[00:42:58] Heather: Yeah.

[00:43:00] Dr. Vergolias: So that’s the collaboration indicators.

Measure Clinical Indicators

Clinical indicators. What do I mean there? I’m talking about clinical symptoms. Now, some firms don’t want to go here, some organizations we work with don’t want to go here, but social withdrawal, depression, anxiety, stress levels to some degree, even substance abuse, use of alcohol or drugs, and I know that really then starts getting on thin ice in terms of what different organizations or firms can mention. I’m just giving you the full menu, okay? I’m giving you the full menu.

[00:43:32] Heather: Well, and how do they. They’d have to ask. Yes, volunteer.

[00:43:37] Dr. Vergolias: That’s right.

[00:43:38] Heather: Not everybody’s going to be honest about that.

[00:43:40] Dr. Vergolias: Right, exactly, exactly. Right. Now where that can come up is when someone’s identified as. So maybe I started in coaching because I was struggling on a few things and the coach realized, you know, George actually has some significant anxiety that’s secondary to an ongoing depression that he’s dealing with. He needs a clinician.

There are some times that that can be managed at the individual level.

[00:44:05] Heather: Right.

[00:44:06] Dr. Vergolias: But we will sometimes say we want to see improvements, even anonymously, by anonymous reporting. We want to see improvements with anxiety and depression because I mean, two thirds of lawyers, I’m sorry, legal professionals, so not just lawyers, but legal professionals are reporting significant mental health symptoms in the last year. And that has been year over year. Same similar findings, pushing 70% are rating depression, anxiety, excessive substance abuse.

So again, we want to be very careful how we measure these things, but it’s one thing to consider as another measurement point and then functional indicators. So functional indicators are things like, what’s my energy level at work?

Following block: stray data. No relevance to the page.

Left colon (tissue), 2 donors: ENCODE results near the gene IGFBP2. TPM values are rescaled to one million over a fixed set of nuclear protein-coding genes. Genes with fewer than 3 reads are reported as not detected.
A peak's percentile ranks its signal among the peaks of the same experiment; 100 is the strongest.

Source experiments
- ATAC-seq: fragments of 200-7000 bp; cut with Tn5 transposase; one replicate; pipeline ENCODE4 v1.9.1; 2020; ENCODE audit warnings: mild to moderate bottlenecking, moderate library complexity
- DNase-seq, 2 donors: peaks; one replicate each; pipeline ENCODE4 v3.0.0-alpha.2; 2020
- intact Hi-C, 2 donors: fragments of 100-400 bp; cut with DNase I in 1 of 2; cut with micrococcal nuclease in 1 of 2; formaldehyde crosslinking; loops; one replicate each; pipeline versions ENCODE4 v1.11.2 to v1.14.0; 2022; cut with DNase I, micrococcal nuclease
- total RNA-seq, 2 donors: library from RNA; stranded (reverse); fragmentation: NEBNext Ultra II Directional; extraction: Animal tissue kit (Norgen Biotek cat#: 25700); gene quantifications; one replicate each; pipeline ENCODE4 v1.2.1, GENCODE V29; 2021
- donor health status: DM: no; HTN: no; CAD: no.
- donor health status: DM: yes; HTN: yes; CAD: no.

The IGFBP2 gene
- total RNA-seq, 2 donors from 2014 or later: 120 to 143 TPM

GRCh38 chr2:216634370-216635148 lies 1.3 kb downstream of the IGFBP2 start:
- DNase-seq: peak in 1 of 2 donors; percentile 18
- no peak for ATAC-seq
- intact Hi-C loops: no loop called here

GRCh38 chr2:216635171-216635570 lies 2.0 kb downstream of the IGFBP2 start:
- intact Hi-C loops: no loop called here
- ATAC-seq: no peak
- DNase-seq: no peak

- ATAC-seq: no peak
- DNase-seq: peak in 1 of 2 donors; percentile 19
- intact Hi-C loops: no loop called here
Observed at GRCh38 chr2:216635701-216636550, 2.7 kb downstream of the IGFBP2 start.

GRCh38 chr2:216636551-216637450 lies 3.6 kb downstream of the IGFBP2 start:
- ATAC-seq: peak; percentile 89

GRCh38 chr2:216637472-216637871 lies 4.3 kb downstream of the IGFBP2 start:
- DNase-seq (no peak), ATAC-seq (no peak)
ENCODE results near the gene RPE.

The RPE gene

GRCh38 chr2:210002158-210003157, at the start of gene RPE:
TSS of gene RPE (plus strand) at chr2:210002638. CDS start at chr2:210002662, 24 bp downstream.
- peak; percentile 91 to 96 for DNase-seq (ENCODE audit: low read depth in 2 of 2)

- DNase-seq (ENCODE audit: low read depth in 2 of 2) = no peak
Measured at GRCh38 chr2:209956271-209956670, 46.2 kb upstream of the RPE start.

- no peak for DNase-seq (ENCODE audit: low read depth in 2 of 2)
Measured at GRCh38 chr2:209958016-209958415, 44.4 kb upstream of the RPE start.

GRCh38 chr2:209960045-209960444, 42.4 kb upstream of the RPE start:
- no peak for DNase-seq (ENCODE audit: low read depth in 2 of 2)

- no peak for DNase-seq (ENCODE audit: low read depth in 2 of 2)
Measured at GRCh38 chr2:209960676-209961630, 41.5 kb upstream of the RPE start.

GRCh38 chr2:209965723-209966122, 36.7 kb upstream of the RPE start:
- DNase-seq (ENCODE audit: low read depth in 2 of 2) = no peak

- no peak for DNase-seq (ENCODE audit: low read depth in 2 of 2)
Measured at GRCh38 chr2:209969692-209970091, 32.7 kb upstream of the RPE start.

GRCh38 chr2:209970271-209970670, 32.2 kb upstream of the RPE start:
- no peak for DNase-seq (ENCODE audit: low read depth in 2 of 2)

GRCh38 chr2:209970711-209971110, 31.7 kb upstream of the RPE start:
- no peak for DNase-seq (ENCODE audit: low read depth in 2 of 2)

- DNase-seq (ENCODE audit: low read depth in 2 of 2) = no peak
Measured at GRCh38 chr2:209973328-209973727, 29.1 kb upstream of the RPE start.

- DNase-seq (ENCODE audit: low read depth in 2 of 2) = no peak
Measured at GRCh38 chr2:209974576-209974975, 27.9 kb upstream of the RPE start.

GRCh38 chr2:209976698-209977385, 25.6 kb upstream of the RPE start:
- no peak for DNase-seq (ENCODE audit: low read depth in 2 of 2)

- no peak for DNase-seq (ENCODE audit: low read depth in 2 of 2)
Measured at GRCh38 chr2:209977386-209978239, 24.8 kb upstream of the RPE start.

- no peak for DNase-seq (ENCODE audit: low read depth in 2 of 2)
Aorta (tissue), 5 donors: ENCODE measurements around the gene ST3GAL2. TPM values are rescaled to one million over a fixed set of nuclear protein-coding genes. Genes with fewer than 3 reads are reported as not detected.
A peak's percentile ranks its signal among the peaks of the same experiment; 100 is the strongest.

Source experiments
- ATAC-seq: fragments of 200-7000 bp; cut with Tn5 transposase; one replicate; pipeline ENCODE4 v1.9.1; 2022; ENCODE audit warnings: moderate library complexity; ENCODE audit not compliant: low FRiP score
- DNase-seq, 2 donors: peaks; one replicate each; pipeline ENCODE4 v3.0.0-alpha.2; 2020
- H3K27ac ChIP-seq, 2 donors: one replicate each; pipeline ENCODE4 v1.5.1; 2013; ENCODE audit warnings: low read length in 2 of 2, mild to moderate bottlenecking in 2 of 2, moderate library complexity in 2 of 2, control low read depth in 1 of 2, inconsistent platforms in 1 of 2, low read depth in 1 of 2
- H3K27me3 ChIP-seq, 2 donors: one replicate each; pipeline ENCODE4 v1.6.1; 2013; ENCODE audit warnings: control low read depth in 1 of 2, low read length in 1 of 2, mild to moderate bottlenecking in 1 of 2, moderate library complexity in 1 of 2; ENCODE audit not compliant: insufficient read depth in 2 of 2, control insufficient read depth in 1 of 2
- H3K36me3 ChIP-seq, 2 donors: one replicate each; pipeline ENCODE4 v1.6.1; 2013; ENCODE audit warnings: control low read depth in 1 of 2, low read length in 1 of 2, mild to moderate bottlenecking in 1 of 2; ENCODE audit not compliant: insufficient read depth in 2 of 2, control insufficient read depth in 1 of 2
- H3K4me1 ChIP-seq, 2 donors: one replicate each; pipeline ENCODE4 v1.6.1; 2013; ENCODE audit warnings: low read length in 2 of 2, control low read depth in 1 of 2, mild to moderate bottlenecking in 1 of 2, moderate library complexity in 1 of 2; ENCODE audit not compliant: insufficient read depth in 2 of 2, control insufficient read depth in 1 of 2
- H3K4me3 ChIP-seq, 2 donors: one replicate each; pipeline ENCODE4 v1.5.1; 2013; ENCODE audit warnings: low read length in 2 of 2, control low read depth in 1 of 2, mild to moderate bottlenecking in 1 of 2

Maybe I have the ability to be hybrid. So I choose, when I come in, how often am I coming into the office versus not, am I still engaging in activities at home that give me pleasure? Am I still engaging in professional, out of work activities like happy hours or other things? Right. So I call those functional measures.

They’re not symptoms, but they’re functional measures of how. How well am I functioning there, right.

Measure Work-Life Integration.

And again, I always say integration. Now, I don’t say balance because I don’t think we could find balance, right.

There are times where I am giving 70% of my time to my work, but I still feel like it’s integrated because I love what I’m doing. Right. Theres other times that Im only giving 40% to my work quantitatively, but it feels like its 80 because I hate what im doing or I hate the project or Im just in a bad mind place, right. So I like the idea of integration, work life integration.

Measure VOI Indicators

And then theres a host of VOI (value on investment) indicators that I think are super powerful, sometimes hard to measure. These could be measures of happiness, fulfillment, purpose, meaning.

Connection, Engagement & Meaning

And we know this from the longest study ever done, which is the Harvard longitudinal study on adult, on adult mental health. They’ve looked, I think it’s spanning now over 75 years. And one of the two biggest indicators they found for living a happy life, a fulfilling life, is your degree of social connection and your degree of purposeful, meaningful activity as you define it.

It isn’t all these fancy clinical, it’s not depression, and it’s how engaged are you with people and how much do you feel when you get up in the morning? Your life has meaning and purpose, so don’t leave those out now, there’s a million ways to measure those, and you probably do want to consult with somebody that has done this because there’s just a ton of ways to get at that. But those are really important indicators as well. So those, that’s kind of the full menu list. There might be some more.